Cerber Linux Ransomware Exploits Atlassian Servers To Take Full Control

Hackers often use Linux ransomware due to its prevalence in server environments. This type of ransomware offers higher potential payouts from organizations with critical data.

Cybersecurity analysts at Cado Security Labs recently analyzed the Linux variant of the Cerber ransomware, which is being deployed on Confluence servers via CVE-2023-22518, after receiving recent reports. 

Unlike the well-covered Windows version, little is known about the Linux variant.

It consists of three highly obfuscated, 64-bit UPX-packed C++ ELF payloads, an older approach as threat actors now favor languages like Rust or Go. 

Technical Analysis

The aging C++ payloads, almost 8 years old and receiving updates, suggest the original language and tooling choices persist despite Cerber’s decreasing activity since its 2016 peak. 

While infrequent nowadays, the campaign leverages the popular Confluence vulnerability for distribution.

Following an attacker’s use of CVE-2023-22518, researchers tracked Cerber ransomware cases on compromised Confluence. 

Through an unsecured configuration restore endpoint that facilitates code execution and ransomware, this new flaw enables a threat actor to generate a new administrator account.

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Highlighting the risk of a broad encryption capability through higher privilege access, the ransomware, by default, encrypts important data but is restricted to files owned by the “confluence” user.

Recreation of installing a web shell on a Confluence instance (Source – Cado Security)

Multiple Payloads

There are three payloads, and here below we have mentioned them:-

Primary Payload

The primary Cerber payload is a highly obfuscated, UPX-packed C++ stager that connects to 45.145.6.112 to download and unpack further components. 

It creates a lock file at /var/lock/0init-ld.lo, pulls a “log checker” (agttydck) to /tmp/agttydck.bat, executes it passing /tmp and ck.log as arguments, then fetches and drops the encrypted encryptor (agttydcb) at /tmp/agttydcb.bat.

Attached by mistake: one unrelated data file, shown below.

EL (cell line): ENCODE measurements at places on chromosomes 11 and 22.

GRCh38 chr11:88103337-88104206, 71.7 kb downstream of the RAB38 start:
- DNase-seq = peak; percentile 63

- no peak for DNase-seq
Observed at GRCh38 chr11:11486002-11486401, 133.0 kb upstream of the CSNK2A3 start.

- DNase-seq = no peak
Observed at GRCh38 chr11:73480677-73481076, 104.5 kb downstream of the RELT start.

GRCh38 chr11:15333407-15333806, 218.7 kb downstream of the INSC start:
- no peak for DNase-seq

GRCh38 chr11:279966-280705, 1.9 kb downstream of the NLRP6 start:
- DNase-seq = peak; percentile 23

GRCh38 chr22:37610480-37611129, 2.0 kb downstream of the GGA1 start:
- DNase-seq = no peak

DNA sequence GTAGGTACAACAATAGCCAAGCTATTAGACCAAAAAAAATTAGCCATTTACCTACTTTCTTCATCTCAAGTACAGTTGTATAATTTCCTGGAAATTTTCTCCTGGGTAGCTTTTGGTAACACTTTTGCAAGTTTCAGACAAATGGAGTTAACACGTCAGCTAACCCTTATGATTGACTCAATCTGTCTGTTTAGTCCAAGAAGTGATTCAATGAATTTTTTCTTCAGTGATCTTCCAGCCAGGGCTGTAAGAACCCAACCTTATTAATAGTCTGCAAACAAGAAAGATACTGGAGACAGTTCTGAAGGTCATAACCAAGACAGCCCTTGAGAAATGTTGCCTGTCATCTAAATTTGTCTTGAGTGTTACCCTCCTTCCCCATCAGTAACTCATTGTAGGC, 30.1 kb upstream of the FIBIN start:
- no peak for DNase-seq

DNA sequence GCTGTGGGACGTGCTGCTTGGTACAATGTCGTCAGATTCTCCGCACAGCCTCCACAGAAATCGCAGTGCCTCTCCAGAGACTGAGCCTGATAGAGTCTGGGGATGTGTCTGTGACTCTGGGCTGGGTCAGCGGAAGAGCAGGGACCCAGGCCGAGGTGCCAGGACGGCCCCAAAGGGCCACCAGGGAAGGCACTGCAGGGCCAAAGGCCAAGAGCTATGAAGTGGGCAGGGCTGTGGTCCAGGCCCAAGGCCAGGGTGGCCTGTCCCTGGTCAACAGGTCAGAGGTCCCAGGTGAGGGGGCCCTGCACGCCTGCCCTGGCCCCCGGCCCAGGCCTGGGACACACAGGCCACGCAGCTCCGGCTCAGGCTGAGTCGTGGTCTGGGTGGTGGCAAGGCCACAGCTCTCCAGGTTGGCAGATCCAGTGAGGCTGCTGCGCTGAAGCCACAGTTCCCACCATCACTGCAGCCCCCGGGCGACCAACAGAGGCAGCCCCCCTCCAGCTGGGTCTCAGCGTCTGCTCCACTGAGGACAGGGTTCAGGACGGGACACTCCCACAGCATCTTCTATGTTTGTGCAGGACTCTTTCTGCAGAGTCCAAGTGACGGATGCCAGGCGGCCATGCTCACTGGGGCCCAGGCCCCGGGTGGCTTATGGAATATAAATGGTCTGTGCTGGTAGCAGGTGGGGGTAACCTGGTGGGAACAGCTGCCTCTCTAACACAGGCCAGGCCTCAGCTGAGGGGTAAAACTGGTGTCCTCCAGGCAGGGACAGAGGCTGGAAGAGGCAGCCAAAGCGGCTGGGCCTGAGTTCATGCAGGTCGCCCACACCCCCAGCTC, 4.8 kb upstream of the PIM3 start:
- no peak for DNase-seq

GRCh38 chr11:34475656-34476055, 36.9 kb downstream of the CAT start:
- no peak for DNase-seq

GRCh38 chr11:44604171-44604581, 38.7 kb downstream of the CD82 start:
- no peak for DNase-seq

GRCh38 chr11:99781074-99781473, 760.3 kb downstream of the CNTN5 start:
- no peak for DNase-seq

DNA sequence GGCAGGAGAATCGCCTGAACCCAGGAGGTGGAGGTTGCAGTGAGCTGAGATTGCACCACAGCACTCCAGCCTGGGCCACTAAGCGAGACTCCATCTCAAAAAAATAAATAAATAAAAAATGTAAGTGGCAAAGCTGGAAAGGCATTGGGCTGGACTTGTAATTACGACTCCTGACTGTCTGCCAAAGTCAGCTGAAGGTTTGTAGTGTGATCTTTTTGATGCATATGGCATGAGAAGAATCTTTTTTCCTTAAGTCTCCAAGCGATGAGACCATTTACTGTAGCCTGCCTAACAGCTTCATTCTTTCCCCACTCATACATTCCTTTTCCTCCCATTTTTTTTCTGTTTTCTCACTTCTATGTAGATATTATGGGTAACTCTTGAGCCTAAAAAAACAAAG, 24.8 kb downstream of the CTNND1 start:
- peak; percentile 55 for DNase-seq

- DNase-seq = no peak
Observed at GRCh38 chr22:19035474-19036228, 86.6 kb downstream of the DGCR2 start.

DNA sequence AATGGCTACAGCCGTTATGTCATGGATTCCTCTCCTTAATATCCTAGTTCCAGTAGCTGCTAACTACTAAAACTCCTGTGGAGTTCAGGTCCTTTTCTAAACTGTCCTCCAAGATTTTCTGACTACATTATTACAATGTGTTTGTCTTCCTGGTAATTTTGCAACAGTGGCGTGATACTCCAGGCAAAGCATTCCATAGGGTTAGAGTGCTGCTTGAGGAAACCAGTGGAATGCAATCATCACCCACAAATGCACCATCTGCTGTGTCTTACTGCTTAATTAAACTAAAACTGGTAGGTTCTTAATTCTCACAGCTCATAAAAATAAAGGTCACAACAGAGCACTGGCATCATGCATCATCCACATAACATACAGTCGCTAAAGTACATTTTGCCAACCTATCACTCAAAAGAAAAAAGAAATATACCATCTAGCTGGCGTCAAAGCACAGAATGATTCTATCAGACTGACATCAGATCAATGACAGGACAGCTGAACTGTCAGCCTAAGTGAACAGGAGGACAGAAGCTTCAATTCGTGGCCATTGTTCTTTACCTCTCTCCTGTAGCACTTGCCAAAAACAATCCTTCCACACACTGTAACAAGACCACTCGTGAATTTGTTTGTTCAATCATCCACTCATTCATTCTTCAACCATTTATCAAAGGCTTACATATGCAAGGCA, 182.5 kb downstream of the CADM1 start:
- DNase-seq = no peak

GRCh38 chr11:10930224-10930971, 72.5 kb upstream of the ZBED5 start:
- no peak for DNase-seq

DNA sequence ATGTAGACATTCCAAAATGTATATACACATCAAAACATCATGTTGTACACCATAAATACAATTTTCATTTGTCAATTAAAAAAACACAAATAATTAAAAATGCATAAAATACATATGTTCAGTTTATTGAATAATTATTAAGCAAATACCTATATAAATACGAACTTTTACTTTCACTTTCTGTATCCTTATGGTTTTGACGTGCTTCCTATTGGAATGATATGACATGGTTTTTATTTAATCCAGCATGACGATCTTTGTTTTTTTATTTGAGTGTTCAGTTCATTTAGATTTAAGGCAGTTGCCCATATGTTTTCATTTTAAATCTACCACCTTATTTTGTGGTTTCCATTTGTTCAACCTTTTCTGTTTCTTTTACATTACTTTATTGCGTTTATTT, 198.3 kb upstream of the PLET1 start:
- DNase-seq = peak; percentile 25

After agttydck finishes, the stager self-deletes if /tmp/ck.log exists.

It decodes agttydcb from the encoded file using an unknown mechanism and overwrites it as an ELF executable on disk, while still running in memory. 

The stager’s purpose is staging the environment for the more potent encryptor payload.

Log Check Payload – Agttydck

The highly obfuscated, UPX-packed C++ “log checker” payload agttydck attempts to write “success” to a file path constructed from its arguments (e.g. /tmp/ck.log). 

Its return code indicates whether the write succeeded or failed.

This likely checks file write permissions to determine if the system is too locked down for the encryptor to function properly. 

Running in a separate process from the stager may also attempt to detect sandboxes with improper file handling, preventing the stager from being alerted about the log file creation.

Overall, agttydck serves as a simple permission and potential sandbox-checking mechanism before deploying the final encrypted payload.

Encryptor – Agttydck

A highly UPX-packed C++ payload that self-deletes, creates potential debugging log files (/tmp/log.0 and /tmp/log.1), then spawns an encryption thread is the core agttydcb encryptor. 

Before opening, reading, encrypting in memory, and overwriting each file’s contents with the encrypted data plus a .L0CK3D extension, it travels through the root directory to drop ransom notes at writable directories. 

Ransom note by Cerber (Source – Cado Security)

Cerber is a ransomware that, despite being aging, is still relatively sophisticated.

It is capable of exploiting the Confluence vulnerability to infiltrate a great number of potentially high-value systems.

However, it should be noted that the data it can encrypt is typically limited to the confluence data only.

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Tushar is a Cyber security content editor with a passion for creating captivating and informative content. With years of experience under his belt in Cyber Security, he is covering Cyber Security News, technology and other news.